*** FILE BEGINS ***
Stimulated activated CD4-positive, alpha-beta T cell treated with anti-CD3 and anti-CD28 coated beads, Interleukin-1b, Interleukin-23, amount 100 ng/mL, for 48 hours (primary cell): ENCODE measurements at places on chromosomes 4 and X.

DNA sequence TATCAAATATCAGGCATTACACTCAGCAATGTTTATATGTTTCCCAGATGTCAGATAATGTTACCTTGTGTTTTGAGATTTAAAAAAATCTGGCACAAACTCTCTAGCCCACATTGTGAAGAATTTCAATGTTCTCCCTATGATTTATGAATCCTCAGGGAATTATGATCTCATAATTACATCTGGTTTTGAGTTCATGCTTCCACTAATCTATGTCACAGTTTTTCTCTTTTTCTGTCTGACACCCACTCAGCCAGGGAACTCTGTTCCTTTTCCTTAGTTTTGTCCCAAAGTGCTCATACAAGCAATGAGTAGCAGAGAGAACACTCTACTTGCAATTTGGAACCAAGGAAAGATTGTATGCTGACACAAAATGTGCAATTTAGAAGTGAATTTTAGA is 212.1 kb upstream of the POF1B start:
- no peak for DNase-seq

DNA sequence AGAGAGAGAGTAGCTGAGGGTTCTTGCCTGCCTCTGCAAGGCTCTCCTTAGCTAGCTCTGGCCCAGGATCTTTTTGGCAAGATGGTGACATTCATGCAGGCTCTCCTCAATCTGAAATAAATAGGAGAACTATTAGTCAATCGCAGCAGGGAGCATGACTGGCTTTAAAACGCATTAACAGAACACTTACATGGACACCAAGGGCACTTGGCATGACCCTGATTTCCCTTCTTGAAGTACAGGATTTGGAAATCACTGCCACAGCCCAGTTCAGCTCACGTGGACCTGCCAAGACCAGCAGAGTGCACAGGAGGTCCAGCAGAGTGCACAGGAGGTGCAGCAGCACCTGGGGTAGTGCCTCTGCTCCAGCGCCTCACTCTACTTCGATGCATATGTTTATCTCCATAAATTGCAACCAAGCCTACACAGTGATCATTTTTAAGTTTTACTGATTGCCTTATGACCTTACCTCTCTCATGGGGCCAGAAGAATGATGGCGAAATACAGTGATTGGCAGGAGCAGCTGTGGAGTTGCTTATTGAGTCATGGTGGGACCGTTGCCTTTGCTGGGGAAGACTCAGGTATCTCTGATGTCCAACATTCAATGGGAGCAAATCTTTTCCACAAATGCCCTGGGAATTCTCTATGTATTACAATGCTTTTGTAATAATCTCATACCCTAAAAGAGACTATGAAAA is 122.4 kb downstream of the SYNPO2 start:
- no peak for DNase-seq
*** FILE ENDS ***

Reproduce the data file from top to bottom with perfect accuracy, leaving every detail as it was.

Stimulated activated CD4-positive, alpha-beta T cell treated with anti-CD3 and anti-CD28 coated beads, Interleukin-1b, Interleukin-23, amount 100 ng/mL, for 48 hours (primary cell): ENCODE measurements at places on chromosomes 4 and X.

DNA sequence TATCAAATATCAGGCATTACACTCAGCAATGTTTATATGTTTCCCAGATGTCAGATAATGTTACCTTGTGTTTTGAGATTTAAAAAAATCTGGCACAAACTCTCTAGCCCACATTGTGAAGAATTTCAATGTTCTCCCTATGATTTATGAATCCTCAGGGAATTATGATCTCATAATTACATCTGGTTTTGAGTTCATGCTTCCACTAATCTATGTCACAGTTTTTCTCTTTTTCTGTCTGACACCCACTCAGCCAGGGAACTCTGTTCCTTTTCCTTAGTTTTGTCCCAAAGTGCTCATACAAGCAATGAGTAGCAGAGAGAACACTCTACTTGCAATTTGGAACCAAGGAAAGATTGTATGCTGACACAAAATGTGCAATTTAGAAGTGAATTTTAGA is 212.1 kb upstream of the POF1B start:
- no peak for DNase-seq

DNA sequence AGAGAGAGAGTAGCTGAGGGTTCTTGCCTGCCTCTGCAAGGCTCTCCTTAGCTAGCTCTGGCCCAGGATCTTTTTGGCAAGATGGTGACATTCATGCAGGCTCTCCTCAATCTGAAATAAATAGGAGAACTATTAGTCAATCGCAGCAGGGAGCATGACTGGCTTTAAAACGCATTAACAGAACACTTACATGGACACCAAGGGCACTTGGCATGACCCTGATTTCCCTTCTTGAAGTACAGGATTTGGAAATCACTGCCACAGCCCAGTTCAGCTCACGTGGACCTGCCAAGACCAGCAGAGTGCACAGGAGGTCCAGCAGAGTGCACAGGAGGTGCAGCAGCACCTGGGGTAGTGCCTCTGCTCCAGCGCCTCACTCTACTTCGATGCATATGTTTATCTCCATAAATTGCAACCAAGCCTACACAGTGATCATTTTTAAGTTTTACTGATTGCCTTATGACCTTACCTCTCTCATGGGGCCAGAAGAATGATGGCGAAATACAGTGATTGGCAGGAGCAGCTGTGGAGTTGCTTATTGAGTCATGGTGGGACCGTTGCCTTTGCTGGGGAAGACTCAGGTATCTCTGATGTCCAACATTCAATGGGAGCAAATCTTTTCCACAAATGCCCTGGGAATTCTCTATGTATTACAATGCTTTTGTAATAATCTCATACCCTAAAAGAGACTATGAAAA is 122.4 kb downstream of the SYNPO2 start:
- no peak for DNase-seq